How to Use the Frequency Function in Microsoft Excel
The Frequency Function
Although similar to the count function available in Microsoft Excel, the frequency function can be used in a broader range of applications. In this article, we will be using the frequency function to organize raw data into incremental groups that can later be displayed in histogram format.
The example used in this series was defined and discussed more thoroughly in Part 1 of this series. Take a look at that article for more background information. Also, an Excel workbook containing the data and tables used here has been uploaded to the Windows Platform Media Gallery. Feel free to download that file and use it as a reference or as a starting point for your own calculations.
Calculating the Frequency
In our example from Part 1 of this series, we entered raw data taken from a seed collection experiment into an Excel spreadsheet. We could just calculate the frequency for each individual seed count in our example, but most times it is better to group the data into appropriate intervals. In this example, all of our values are between 2 and 38, so one grouping possibility is to break up the data where the intervals consist of seed counts between 0 and 5, 6 and 10, and so forth.
We’ll start creating a new table in Excel to hold this information. To begin, we’ll create columns for the Interval, Upper Limit of the Interval, Frequency, and Cumulative Frequency. Before entering any formulas, we’ll manually input the information for the interval length and upper limit of the interval into the table. (Click the image for a larger view.)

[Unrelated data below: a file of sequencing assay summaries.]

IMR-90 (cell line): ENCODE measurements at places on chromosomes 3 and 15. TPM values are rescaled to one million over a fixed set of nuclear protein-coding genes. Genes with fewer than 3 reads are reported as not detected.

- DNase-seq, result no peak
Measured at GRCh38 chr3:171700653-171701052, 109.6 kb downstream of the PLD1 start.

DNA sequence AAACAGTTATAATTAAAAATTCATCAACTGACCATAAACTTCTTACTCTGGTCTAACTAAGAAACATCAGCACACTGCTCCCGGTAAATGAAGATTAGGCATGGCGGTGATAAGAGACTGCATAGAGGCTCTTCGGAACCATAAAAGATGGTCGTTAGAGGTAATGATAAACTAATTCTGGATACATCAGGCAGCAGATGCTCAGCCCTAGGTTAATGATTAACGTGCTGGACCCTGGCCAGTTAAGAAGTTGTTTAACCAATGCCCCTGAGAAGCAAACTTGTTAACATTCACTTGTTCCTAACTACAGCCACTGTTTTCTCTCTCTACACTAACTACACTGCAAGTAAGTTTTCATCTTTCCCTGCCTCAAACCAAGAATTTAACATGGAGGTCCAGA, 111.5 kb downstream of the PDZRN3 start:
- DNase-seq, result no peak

Next, although this may seem a little backward, we’ll construct a formula to calculate the cumulative frequency of each interval. Go to the first cell in the Cumulative Frequency column of your table. In our example, this would be cell G4. Enter the formula:
In this formula, the range B:B denotes the column that contains all of the seed count values. If the data in your spreadsheet is in a different column, make the appropriate substitutions. The second item, E4, in our formula specifies the upper limit of the interval for which we are calculating the cumulative frequency.
This formula will scan through the values in our data column and count the number of items that are less than or equal to the upper limit of the interval.
Next, copy the frequency formula from the cell and paste it into the other cells in the Cumulative Frequency Column.
Now, we want to use the results from the cumulative frequency values to calculate the frequency for each interval. First, since the frequency and cumulative frequency are the same thing for the first item in the list, enter the following formula into the first cell of the Frequency column:
The value G4 in this formula denotes the first cell in the Cumulative Frequency column in our example. You may need to modify this in your spreadsheet, depending on where your data is entered.
And here’s what the table looks like after entering the formula.
For the rest of the cells, we will calculate the frequency by subtracting the cumulative frequency of the previous interval from the cumulative frequency of the present interval using the formula:
Again, you may have to make adjustments based on which cells contain the data in your worksheet.
Copy the formula from this cell and paste it into the other cells in the Frequency column.
Now that we have this information, we want to transfer it to a histogram. In Part 3 of this series, we’ll cover how to do just that.
This post is part of the series: Histograms in Microsoft Excel 2007
In this series, we’ll cover how to create a histogram in Microsoft Excel 2007. We’ll give some tips for entering your raw data into an Excel spreadsheet, show how to use the frequency function to organize your data, and then demonstrate how to construct and format the histogram from this data.